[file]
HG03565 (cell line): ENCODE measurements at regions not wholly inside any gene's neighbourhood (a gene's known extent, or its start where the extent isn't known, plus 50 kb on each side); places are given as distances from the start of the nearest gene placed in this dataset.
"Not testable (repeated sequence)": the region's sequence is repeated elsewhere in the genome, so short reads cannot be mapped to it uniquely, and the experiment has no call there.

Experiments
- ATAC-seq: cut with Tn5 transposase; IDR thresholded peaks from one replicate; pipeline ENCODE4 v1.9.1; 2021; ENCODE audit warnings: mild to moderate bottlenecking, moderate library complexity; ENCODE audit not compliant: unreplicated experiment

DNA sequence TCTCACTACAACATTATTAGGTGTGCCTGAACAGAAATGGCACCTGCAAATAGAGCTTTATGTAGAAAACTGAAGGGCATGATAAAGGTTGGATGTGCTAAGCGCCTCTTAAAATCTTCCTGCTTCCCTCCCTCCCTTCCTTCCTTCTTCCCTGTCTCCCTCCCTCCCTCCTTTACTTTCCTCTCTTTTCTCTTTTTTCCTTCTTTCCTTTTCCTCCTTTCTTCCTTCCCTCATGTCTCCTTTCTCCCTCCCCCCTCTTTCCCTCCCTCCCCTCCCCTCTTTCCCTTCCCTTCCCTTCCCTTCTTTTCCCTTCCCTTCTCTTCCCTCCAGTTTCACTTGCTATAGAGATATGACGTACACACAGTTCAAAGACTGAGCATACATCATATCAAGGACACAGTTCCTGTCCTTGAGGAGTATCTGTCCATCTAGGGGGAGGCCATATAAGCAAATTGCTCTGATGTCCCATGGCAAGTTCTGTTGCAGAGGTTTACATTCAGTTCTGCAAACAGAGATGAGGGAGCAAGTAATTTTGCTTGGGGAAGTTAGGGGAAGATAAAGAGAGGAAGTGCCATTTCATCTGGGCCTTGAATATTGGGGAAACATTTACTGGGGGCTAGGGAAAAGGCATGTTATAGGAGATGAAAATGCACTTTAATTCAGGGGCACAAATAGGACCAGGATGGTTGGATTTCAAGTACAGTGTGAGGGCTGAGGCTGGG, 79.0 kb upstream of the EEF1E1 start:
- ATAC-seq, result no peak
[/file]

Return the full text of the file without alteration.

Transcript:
HG03565 (cell line): ENCODE measurements at regions not wholly inside any gene's neighbourhood (a gene's known extent, or its start where the extent isn't known, plus 50 kb on each side); places are given as distances from the start of the nearest gene placed in this dataset.
"Not testable (repeated sequence)": the region's sequence is repeated elsewhere in the genome, so short reads cannot be mapped to it uniquely, and the experiment has no call there.

Experiments
- ATAC-seq: cut with Tn5 transposase; IDR thresholded peaks from one replicate; pipeline ENCODE4 v1.9.1; 2021; ENCODE audit warnings: mild to moderate bottlenecking, moderate library complexity; ENCODE audit not compliant: unreplicated experiment

DNA sequence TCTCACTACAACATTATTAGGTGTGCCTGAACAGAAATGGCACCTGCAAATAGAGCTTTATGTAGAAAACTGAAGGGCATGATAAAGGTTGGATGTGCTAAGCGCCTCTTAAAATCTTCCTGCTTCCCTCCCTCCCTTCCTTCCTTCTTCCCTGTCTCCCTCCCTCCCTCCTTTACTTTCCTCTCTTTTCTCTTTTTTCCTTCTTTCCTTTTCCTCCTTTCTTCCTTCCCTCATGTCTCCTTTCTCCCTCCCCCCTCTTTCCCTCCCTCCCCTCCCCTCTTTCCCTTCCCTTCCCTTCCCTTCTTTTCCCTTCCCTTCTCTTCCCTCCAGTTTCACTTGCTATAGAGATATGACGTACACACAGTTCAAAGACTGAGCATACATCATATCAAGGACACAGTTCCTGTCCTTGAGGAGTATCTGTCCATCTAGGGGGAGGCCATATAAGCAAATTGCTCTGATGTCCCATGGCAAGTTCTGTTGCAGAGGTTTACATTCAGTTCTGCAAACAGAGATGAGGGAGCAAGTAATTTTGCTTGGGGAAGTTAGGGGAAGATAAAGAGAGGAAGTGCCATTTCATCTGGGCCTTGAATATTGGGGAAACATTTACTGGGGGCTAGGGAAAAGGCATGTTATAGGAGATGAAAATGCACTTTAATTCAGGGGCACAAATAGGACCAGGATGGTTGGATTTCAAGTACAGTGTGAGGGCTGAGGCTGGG, 79.0 kb upstream of the EEF1E1 start:
- ATAC-seq, result no peak